Ashes to ashes, dust to diamonds

Algordanza says its diamonds are forever (Algordanza) Algordanza

A Swiss firm is offering an alternative to storing the cremated remains of a loved one in an urn – wearing them as a ring instead.

This content was published on August 12, 2004 - 16:16

Algordanza says it will turn the ashes of the deceased into diamonds for no more than the cost of a gravestone.

Chur-based Algordanza – Romansh for remembrance – started up in July as the first company in Europe manufacturing precious gems out of human ashes.

According to company director Veit Brimer, the Swiss public has responded very positively to the idea.

“We have a lot of interest – it’s overwhelming,” Brimer told swissinfo. “We get 200 enquiries a day on our website.”


No two diamonds are the same, just as no two people are the same, says the website, and every created gem serves as a lasting reminder of “a unique and wonderful life”.

To produce the synthetic diamonds, human ashes are purified, then heated and pressurised over a period of three to four weeks.

“The diamond crystals are grown, as in nature,” explained Brimer, “except that the method we are using does not take millions of years, just weeks.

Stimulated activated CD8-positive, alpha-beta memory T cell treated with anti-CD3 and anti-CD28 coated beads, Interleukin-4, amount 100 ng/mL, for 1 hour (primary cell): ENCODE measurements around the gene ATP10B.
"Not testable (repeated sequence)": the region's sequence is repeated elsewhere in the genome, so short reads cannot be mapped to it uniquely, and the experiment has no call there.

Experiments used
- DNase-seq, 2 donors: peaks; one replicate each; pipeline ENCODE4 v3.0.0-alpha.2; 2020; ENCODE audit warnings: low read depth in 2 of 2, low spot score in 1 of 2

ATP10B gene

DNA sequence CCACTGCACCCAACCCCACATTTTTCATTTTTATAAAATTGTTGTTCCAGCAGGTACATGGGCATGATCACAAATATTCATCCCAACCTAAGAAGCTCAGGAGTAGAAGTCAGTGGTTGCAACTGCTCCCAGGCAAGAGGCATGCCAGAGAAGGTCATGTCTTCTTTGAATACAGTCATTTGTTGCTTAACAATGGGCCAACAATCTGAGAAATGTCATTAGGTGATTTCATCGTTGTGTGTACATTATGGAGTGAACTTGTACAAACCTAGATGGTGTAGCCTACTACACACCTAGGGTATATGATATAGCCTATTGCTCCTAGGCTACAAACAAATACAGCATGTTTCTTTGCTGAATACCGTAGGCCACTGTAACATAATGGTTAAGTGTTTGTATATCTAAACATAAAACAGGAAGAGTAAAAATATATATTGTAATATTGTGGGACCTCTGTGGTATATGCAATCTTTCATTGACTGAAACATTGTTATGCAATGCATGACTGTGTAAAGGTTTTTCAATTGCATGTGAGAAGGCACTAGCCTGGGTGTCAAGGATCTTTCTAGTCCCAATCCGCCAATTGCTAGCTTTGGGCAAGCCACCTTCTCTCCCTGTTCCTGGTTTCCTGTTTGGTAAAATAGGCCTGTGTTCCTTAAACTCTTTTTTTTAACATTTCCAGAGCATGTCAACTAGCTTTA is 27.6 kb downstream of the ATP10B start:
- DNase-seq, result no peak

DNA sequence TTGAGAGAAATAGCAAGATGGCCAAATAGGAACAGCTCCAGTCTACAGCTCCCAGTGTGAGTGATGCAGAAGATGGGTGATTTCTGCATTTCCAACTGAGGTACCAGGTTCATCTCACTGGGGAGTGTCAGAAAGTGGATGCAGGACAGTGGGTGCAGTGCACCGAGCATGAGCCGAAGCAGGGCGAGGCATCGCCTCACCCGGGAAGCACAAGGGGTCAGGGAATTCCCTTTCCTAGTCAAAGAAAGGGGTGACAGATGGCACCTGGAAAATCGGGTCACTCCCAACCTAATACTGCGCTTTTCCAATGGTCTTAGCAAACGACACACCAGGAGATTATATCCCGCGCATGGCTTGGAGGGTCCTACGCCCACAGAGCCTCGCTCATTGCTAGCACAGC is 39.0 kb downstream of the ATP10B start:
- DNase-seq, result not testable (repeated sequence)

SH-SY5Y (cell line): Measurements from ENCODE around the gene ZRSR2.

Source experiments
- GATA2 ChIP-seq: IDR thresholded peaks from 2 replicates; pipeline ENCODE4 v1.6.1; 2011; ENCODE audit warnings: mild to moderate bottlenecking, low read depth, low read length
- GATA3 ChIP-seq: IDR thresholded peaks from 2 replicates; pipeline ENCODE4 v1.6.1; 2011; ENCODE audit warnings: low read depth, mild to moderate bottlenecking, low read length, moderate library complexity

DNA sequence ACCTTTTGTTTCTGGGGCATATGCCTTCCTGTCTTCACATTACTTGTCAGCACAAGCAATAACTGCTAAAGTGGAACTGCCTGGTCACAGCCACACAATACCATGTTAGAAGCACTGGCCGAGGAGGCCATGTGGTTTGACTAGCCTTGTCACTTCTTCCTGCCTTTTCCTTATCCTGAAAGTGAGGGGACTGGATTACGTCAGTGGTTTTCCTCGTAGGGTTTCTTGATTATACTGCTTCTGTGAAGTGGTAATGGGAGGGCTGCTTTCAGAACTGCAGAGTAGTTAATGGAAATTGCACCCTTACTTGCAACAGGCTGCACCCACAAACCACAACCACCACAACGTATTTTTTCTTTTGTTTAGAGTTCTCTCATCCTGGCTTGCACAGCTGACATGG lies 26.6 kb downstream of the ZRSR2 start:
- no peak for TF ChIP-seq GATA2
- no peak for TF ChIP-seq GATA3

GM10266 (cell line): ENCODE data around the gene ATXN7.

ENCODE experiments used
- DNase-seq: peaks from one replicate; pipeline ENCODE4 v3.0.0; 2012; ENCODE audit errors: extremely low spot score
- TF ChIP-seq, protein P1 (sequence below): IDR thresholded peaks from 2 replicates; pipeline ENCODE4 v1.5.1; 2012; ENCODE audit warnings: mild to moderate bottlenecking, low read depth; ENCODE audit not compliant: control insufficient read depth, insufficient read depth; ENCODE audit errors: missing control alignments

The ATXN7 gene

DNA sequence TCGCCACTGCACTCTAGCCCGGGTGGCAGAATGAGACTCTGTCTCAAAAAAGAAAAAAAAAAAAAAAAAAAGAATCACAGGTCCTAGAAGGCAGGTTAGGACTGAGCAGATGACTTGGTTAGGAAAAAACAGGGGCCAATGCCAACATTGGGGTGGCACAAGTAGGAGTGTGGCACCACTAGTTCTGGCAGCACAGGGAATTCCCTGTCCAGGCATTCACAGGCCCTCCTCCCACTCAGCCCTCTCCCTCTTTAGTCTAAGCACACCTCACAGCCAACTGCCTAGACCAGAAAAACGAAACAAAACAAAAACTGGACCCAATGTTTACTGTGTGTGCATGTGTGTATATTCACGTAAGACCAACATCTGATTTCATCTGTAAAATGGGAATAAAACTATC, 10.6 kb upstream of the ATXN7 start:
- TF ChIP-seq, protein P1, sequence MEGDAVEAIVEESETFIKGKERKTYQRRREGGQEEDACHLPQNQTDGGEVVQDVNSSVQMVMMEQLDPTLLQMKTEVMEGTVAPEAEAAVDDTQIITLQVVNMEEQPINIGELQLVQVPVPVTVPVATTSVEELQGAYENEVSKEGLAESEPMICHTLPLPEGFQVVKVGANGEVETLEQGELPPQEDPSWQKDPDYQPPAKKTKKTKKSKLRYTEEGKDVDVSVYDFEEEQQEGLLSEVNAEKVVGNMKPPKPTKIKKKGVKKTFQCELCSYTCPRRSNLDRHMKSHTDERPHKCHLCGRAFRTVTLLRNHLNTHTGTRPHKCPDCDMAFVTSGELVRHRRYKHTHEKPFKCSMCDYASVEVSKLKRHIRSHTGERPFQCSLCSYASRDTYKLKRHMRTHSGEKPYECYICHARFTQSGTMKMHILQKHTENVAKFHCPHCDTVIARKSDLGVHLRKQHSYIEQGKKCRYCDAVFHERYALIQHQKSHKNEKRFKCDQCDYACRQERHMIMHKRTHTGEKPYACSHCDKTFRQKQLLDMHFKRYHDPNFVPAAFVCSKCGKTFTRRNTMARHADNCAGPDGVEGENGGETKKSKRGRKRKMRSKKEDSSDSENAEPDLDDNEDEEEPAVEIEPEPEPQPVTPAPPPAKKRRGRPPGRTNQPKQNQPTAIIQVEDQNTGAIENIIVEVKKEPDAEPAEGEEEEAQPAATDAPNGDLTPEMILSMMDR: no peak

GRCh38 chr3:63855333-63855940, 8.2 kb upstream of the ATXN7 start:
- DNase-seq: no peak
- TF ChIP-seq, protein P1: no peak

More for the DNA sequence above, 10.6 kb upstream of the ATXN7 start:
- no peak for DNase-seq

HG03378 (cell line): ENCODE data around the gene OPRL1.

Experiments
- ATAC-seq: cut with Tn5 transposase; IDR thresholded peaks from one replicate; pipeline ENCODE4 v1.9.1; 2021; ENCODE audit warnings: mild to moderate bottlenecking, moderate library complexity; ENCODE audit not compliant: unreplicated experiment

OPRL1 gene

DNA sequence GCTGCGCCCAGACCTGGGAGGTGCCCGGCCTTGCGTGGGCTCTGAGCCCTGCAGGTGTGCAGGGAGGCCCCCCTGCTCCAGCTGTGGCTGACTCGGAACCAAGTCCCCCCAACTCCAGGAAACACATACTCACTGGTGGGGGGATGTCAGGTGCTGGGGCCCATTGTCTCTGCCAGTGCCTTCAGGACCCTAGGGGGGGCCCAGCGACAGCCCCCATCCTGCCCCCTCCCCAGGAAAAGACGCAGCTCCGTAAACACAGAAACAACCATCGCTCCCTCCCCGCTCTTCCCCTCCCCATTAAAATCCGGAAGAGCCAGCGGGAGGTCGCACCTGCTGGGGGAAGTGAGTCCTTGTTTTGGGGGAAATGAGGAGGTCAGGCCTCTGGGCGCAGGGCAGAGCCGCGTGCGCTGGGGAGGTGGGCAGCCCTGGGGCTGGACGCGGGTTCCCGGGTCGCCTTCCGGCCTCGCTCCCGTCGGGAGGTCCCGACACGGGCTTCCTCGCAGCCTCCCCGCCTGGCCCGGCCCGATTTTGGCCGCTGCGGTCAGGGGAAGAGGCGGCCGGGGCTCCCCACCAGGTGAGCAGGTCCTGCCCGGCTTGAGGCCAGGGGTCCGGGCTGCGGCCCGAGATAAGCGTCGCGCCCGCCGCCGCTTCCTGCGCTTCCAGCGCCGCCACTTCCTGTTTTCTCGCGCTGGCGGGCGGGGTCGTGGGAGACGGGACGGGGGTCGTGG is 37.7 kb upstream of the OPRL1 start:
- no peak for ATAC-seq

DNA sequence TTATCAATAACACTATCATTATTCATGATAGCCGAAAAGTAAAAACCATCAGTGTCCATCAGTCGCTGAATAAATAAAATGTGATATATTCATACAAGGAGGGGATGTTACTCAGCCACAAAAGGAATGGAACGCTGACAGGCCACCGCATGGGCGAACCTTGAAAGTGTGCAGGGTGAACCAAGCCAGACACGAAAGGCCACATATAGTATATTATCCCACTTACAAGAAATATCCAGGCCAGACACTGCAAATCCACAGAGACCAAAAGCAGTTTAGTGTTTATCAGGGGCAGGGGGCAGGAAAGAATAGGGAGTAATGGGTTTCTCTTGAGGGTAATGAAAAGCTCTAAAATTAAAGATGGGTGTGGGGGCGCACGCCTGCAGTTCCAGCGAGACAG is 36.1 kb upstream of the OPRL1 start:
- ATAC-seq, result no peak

“But the process is nearly the same, and today even specialists have a lot of difficulty telling if the diamonds they see are made or natural.”

Blue hue

The gems are bluish in colour, unlike those produced by mixing cremated human remains with carbon. Brimer says the blue tinge makes the gems appear more valuable.

“You have blue diamonds in nature, and they are much more expensive than the normal ones because they are very, very rare.”

The jewels are formed in a machine resembling a big refrigerator, which can produce five or six gems at a time.

But Brimer says there is no danger of ashes from different people being mixed up.

“We make a chemical analysis of the ashes, and we can make a chemical analysis of the diamond as well, so we can see from whose ashes it stems.”

Cut and polish

The company offers a range of options, from polished gems to diamonds set on a granite base or incorporated into jewellery.

Prices start at SFr5,690 ($4,513) for a half-carat cut and polished stone. For a further SFr600, the diamond can be set in a simple gold ring.

Gems can be created up to 1.5 carats in weight, with the weight varying according to the time spent in the pressing machine.

Depending on the wishes of the customer, a name and date – invisible to the human eye – can be engraved on the cut stone using laser technology.

Brimer says enquiries have come not only from people storing the ashes of a spouse or parent at home, but also from those who want their own ashes turned into diamonds on their death.

The most unusual request concerned the ashes of a horse. But Brimer says Algordanza has no plans yet to extend its services to animals.

“For that we would probably set up a different company,” he said.

swissinfo, Morven McLean

Key facts

Algordanza was set up in July 2004 in Chur, eastern Switzerland.
Its directors are Veit Brimer (38) and Rinaldo Willy (24).
The technology was developed in Russia around 4 years ago.
Prices start at SFr5,690 ($4,513) for a half-carat gem.

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